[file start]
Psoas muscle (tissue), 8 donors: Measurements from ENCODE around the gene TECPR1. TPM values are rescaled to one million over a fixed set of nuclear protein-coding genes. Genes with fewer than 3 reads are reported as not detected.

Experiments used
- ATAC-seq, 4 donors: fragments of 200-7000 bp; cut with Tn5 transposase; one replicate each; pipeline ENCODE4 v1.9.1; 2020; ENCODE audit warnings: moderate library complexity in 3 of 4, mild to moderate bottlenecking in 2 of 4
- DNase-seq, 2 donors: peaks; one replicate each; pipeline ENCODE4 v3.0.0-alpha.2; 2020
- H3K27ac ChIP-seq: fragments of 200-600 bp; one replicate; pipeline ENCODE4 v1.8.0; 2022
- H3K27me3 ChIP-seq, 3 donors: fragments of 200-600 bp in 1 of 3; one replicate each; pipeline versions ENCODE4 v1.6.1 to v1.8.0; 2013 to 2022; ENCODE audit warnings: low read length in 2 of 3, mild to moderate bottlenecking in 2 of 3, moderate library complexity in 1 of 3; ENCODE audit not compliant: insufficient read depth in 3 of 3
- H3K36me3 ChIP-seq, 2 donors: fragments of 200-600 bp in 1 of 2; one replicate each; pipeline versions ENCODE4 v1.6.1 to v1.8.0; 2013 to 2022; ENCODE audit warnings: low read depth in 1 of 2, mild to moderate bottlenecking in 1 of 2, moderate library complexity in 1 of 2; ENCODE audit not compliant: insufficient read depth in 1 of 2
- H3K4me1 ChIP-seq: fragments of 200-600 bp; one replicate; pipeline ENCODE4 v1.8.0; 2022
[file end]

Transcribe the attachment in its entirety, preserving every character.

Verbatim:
Psoas muscle (tissue), 8 donors: Measurements from ENCODE around the gene TECPR1. TPM values are rescaled to one million over a fixed set of nuclear protein-coding genes. Genes with fewer than 3 reads are reported as not detected.

Experiments used
- ATAC-seq, 4 donors: fragments of 200-7000 bp; cut with Tn5 transposase; one replicate each; pipeline ENCODE4 v1.9.1; 2020; ENCODE audit warnings: moderate library complexity in 3 of 4, mild to moderate bottlenecking in 2 of 4
- DNase-seq, 2 donors: peaks; one replicate each; pipeline ENCODE4 v3.0.0-alpha.2; 2020
- H3K27ac ChIP-seq: fragments of 200-600 bp; one replicate; pipeline ENCODE4 v1.8.0; 2022
- H3K27me3 ChIP-seq, 3 donors: fragments of 200-600 bp in 1 of 3; one replicate each; pipeline versions ENCODE4 v1.6.1 to v1.8.0; 2013 to 2022; ENCODE audit warnings: low read length in 2 of 3, mild to moderate bottlenecking in 2 of 3, moderate library complexity in 1 of 3; ENCODE audit not compliant: insufficient read depth in 3 of 3
- H3K36me3 ChIP-seq, 2 donors: fragments of 200-600 bp in 1 of 2; one replicate each; pipeline versions ENCODE4 v1.6.1 to v1.8.0; 2013 to 2022; ENCODE audit warnings: low read depth in 1 of 2, mild to moderate bottlenecking in 1 of 2, moderate library complexity in 1 of 2; ENCODE audit not compliant: insufficient read depth in 1 of 2
- H3K4me1 ChIP-seq: fragments of 200-600 bp; one replicate; pipeline ENCODE4 v1.8.0; 2022